25 March 2006 till 11 June 2006

K.P.C. de Bazel: designer to the elite

Persbeeld tentoonstelling K.P.C. de Bazel: ontwerper voor de elite

Karel Petrus Cornelis de Bazel (1869 – 1923) is known in the Netherlands principally as an architect. He built many country villas in the Gooi (North Holland) and designed the headquarters of the Nederlandsche Handel Maatschappij  in Vijzelstraat, Amsterdam. That he was also extremely active and influential in the field of interior design is less widely realised. The forthcoming exhibition at the Gemeentemuseum will be the first in history to present a representative selection of De Bazel’s designs for domestic interiors: luxury furniture and innovative glassware.

Mathematical systems

De Bazel began his career as a carpenter’s apprentice but spent his evenings training to be an architect at the Hague Academy of Art. In 1889 he obtained employment as an architectural draughtsman at the office of P.J.H. Cuypers, where he met J. M. L. Lauweriks iIn 1893 he and Lauweriks visited the British Museum in London and were fascinated by the examples of Egyptian  and Assyrian art that they saw and sketched there. A year later, they joined the Theosophical Society and in 1895 set up their own office, the Atelier voor Architectuur, Kunstnijverheid en Decoratieve Kunst (‘Studio for architecture and the applied and decorative arts’). De Bazel’s furniture was initially Neo-Gothic in style but, influenced by Theosophy and the art of antiquity, he soon began to adopt mathematical systems of design which led to harmonious, classical proportions in the interior.  


After the turn of the century, he moved to Bussum and set up his own practice as an architect. Alongside this, in 1904 he joined forces with C.A. Oosschot and K. van Leeuwen in setting up a furniture workshop called De Ploeg(‘The plough’). Initially, the highly priced furniture produced at  this Amsterdam workshop was remarkably simple and uncluttered. In later years, it came to be characterised by a synthesis of Classical and oriental design principles.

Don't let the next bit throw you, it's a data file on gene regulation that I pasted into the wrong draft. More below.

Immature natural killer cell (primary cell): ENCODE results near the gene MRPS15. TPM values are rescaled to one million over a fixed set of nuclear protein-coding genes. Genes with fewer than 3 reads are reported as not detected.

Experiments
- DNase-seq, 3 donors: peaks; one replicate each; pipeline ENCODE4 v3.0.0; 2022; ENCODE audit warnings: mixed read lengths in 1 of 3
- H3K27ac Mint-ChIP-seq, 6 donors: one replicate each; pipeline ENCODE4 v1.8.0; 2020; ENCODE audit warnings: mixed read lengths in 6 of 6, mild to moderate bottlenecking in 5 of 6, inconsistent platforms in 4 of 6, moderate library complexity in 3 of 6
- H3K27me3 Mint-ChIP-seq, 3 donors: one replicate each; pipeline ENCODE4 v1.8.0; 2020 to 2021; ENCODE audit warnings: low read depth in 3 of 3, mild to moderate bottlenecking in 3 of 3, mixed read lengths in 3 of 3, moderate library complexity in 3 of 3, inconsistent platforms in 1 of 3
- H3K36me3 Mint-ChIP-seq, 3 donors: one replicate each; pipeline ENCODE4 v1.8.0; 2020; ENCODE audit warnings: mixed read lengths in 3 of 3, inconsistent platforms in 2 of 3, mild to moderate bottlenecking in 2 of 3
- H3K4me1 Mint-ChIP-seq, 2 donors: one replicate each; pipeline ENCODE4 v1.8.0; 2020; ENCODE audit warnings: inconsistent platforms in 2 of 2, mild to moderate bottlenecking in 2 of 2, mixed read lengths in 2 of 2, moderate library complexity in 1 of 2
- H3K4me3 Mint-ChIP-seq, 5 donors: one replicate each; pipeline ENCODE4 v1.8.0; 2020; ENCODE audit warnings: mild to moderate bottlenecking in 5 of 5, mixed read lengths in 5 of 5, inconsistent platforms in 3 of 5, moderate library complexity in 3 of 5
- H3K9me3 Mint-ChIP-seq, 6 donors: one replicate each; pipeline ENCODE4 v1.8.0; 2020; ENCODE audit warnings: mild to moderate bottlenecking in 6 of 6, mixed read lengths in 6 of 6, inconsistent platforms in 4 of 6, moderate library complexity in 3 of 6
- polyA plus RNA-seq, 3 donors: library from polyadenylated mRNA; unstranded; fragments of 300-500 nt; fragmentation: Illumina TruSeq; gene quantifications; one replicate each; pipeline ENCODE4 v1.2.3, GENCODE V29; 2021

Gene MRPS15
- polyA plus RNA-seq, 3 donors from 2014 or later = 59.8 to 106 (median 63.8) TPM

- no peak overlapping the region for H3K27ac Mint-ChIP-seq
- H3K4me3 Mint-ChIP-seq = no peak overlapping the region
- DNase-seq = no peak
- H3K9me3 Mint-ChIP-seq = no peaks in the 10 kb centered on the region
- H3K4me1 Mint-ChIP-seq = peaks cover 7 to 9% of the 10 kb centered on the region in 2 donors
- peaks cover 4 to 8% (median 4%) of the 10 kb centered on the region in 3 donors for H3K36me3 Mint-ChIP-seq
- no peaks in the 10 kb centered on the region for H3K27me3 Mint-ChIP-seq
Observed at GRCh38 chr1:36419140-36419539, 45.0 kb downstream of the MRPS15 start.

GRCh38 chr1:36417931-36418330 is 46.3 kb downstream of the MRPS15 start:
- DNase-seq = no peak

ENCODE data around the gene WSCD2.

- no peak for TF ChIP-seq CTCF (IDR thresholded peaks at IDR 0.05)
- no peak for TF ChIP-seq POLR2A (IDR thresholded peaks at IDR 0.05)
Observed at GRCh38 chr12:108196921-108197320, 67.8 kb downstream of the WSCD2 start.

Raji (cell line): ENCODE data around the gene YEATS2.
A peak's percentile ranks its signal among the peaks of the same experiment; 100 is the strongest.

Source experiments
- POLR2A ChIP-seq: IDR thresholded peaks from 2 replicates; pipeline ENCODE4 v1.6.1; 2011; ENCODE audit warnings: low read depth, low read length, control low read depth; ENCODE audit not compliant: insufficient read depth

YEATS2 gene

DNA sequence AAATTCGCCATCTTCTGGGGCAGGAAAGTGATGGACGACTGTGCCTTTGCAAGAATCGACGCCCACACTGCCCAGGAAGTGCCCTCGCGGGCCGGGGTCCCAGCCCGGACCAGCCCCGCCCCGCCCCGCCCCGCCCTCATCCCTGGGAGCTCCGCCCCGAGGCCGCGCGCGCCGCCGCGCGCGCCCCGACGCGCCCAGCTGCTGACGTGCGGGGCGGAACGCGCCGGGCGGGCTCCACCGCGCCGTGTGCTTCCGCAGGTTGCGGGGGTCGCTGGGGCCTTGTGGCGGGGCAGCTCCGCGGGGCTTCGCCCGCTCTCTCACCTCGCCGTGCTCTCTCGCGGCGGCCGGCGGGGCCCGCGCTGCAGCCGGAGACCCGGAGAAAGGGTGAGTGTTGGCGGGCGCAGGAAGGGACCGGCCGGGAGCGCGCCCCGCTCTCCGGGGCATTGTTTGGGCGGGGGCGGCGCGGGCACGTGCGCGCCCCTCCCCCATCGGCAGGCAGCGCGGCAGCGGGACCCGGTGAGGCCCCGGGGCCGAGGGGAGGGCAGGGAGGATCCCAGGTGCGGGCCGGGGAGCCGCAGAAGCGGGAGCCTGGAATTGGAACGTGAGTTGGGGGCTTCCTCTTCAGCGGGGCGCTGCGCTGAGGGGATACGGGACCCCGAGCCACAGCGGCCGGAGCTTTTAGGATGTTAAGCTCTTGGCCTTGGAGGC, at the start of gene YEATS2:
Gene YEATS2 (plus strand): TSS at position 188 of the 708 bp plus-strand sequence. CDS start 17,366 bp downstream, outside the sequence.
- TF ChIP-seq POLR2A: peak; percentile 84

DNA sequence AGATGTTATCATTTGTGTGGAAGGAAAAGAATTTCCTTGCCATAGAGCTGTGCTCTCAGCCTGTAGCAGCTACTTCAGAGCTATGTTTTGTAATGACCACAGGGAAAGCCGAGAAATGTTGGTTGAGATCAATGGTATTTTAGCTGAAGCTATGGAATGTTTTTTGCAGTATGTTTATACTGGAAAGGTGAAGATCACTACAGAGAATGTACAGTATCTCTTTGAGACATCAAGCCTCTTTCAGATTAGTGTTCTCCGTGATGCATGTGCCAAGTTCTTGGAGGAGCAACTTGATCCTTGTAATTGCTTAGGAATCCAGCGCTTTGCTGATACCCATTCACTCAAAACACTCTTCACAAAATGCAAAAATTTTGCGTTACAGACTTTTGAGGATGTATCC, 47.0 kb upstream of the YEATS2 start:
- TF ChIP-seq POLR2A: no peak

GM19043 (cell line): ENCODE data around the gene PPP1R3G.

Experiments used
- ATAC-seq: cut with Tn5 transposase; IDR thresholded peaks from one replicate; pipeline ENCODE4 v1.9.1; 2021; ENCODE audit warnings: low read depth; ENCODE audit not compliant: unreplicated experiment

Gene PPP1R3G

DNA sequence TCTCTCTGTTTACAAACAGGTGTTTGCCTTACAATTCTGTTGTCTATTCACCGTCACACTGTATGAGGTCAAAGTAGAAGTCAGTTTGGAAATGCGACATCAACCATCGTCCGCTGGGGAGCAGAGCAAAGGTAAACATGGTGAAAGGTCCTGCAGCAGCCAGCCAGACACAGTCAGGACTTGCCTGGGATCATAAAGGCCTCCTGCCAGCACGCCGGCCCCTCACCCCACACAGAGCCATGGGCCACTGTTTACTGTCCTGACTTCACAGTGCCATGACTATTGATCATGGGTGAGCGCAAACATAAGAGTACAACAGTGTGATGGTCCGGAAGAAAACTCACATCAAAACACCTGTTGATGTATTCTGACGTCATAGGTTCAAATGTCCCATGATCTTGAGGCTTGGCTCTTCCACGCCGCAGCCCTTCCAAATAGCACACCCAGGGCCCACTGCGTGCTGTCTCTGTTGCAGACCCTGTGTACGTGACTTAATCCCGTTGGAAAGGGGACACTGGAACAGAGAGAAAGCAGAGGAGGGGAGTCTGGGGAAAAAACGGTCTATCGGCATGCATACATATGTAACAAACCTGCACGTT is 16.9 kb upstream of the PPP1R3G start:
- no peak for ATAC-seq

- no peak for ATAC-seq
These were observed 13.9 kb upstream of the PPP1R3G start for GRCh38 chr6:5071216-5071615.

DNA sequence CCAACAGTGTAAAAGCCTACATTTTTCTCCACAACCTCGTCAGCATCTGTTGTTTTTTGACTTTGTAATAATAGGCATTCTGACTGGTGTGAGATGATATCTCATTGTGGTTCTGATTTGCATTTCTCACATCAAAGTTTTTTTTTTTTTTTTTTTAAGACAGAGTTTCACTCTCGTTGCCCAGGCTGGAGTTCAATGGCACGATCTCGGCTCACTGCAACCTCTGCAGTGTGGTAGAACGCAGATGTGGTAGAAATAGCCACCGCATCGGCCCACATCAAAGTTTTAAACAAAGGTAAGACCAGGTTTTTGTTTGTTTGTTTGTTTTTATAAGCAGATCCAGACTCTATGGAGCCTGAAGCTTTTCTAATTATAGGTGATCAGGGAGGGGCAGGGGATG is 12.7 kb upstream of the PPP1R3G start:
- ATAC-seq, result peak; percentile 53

For De Bazel, as a true adherent of Theosophy, exterior and interior were virtually indistinguishable. Left to himself, he would have delivered nothing but ‘total design concepts’. He saw not just each house, but each room as a reflection of the cosmos, every part of which must be in harmony with every other. However, his clients – members of wealthy aristocratic families, industrialists and artists – regarded his expensive, refined designs mainly as status symbols.  De Bazel produced plans for around seventy private residences in the course of his career, but supplied furniture for only twenty of them. It was rare indeed for the entire interior to be based on his designs. In 1909, De Ploeg produced a luxurious, lavishly decorated cradle for Princess (later Queen) Juliana. Starting in 1915, De Bazel produced a number of innovative designs for the Leerdam glassworks.


De Bazel occupied a rather isolated position in his own day, when – thanks to Berlage – the concept of art by and for the entire community was at the height of its popularity. But although De Bazel produced designs that made no reference to folk art and were available only to a small social elite, they are still unmistakably products of their time. Like Berlage and his disciples, De Bazel was engaged in a campaign to civilise society. He was convinced that the wisdom and beauty of the divine would filter down via the elite to imbue the whole of society.


The exhibition will be accompanied by a Dutch-language catalogue published in collaboration with Waanders Uitgevers. Entitled K.P.C. de Bazel (1869 – 1923) Ontwerpen voor het Interieur, it is written by Yvonne Brentjens and contains a contribution by Titus Eliëns (€29,95).

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